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Storm in a teacup

Bénard cells in a beverage 

As a teacher I relished taking unconventional steps to the delight and edification of my students. I’d be the rare teacher that would allow pupils to rush to the window to watch a rainbow, catch snowflakes, measure the acidity of rain and hurl leaves in a vortex. Why not, after all I taught weather and climate. It didn’t always produce awe. I recall taking 13-year-olds on the school field. I stood in front of them such that the sun was behind them. I knew it was raining on the hills behind me so I said to them, “You should be able to see a rainbow. Can you?”

“Yes,” they chorused. “So what?”

I tried to explain that I couldn’t see it because the sun has to be behind the viewer and the angle of sunlight to the raindrops and back to the eye has to be 42 degrees. Oh well.

Another natural phenomenon that got me into trouble once in a café concerned a storm in a tea cup. I was with my Geography head of department in a café in Church Stretton, Shropshire. We had been measure streams, vegetation and microclimate on the Long Mynd and relaxing. To my delight convection cells revealed themselves on the surface my cup of tea.

I gathered the student around and showed them. Cells of paler tea (microbubbles) were pushed up to the surface (convection) while darker lines appear where the cooled tea sinks under gravity. Cells are hidden but exist inside the cup. This phenomenon is known as Rayleigh-Bénard convection. Henri Bénard (1874-1939) described them first, Raleigh did most of the physics equations later.

Thing is, Bénard cells can occur in any hot beverage including coffee and hot chocolate, but is best observed in hot coffee. By chance, through the window were altocumulus clouds, demonstrating the same phenomenon ie the white stuff is rising moisture when the gaps between is sinking air.

One of the students said, “What’s the point?”

What’s the point????? And I’ll add !!! even though as an editor multiple exclamations are a no no.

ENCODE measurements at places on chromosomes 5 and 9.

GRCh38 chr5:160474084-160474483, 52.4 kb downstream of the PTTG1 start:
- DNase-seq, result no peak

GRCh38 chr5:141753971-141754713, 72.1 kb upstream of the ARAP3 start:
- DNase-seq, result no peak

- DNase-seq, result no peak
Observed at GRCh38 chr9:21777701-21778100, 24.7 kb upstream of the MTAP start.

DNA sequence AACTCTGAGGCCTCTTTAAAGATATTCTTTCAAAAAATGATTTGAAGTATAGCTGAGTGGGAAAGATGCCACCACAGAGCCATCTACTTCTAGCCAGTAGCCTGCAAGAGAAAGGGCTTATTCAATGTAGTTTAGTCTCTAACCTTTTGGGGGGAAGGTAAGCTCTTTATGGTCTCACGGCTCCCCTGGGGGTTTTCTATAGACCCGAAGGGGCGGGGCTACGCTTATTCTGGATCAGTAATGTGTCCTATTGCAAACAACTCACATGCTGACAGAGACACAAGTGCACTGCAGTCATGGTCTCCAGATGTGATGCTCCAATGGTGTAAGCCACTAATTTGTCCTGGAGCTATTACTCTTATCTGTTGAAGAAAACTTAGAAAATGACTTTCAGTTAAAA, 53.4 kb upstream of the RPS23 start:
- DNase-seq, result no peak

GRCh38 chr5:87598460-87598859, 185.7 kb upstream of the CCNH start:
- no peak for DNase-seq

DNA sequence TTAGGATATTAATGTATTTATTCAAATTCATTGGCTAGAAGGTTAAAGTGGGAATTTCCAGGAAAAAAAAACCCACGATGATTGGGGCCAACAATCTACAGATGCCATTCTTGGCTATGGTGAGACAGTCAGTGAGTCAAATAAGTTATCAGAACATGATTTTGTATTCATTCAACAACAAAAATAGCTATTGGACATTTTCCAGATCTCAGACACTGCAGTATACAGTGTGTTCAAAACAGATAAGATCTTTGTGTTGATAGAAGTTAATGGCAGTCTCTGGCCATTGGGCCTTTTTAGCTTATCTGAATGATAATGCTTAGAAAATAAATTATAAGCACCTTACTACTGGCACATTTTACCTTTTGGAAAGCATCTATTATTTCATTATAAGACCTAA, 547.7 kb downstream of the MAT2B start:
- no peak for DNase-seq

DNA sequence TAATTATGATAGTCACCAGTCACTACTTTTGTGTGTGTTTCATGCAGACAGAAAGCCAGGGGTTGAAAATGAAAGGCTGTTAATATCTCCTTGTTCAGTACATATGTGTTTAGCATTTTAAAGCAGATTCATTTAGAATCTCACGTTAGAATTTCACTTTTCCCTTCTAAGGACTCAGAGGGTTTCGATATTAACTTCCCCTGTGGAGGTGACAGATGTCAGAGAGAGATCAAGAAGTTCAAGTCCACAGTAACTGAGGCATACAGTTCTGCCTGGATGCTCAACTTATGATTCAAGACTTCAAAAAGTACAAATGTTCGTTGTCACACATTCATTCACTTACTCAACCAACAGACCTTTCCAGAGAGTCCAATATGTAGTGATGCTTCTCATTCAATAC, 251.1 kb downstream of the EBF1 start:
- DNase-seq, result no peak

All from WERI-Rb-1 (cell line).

So with heavy heart I said, “You are observing something hardly anyone notices. There’s a delight in that, yes? And there’s science to this beautiful phenomenon. It’s a show put on just for us for the cost of a drink. Not everyone can see it. You need a light – even from a window – shining over the surface of the tea – and don’t drink it too soon.

Furthermore, you can instantly wipe the Bénard cells by striking a match over them. The sudden burst of particles destroys the static status. So, I ask one of the smokers among the pupils for matches. I poise over the Bénard cells and strike a match.

It was at this point that the waitress asked me to leave.

Other Nelder News

What a turn up for the books – well, short story. I have a preposterous tale shortlisted for the prestigious BSFA Awards 2018. If you are a member or are attending the FollyCon / EasterCon in Harrogate this Easter I would be enormously grateful if you would consider voting for ANGULAR SIZE in the shorter story category. Link is here


I can recommend this new venture. It is a web-based writing and showcasing site that has already run one successful competition. I am the next honorary judge for the suspense category. If you are hard at work with #NaNoWriMo or just finishing off a novel or long story of at least 10k words and want to know what to do with it, why not enter it for

Free to enter, huge prizes

worth a look

tweets @FicFun

XAGHRA’S REVENGE  released this summer. Pirates abducted 5000 people off the tiny Mediterranean island near Malta in 1551. Nearly 500yrs passed until their spirits enacted revenge with my authorial help. 

I am to do a signing of Xaghra’s Revenge at the Preluna Hotel, Sliema in April 2018. I stayed at this hotel when I did the research and even wrote some chapters there.


Run, hide! alien apocalypse.
Infectious amnesia. Free on KindleUnlimited or
99 pence/cents ARIA

My other books can be found on the Amazon Author page

Or if you fancy a children’s picture book about Timmy the Tornado – a kind of social story to help children grow up and be kind. ebook 99 pence



The post Storm in a teacup appeared first on Geoff Nelder - Science Fiction Writer.

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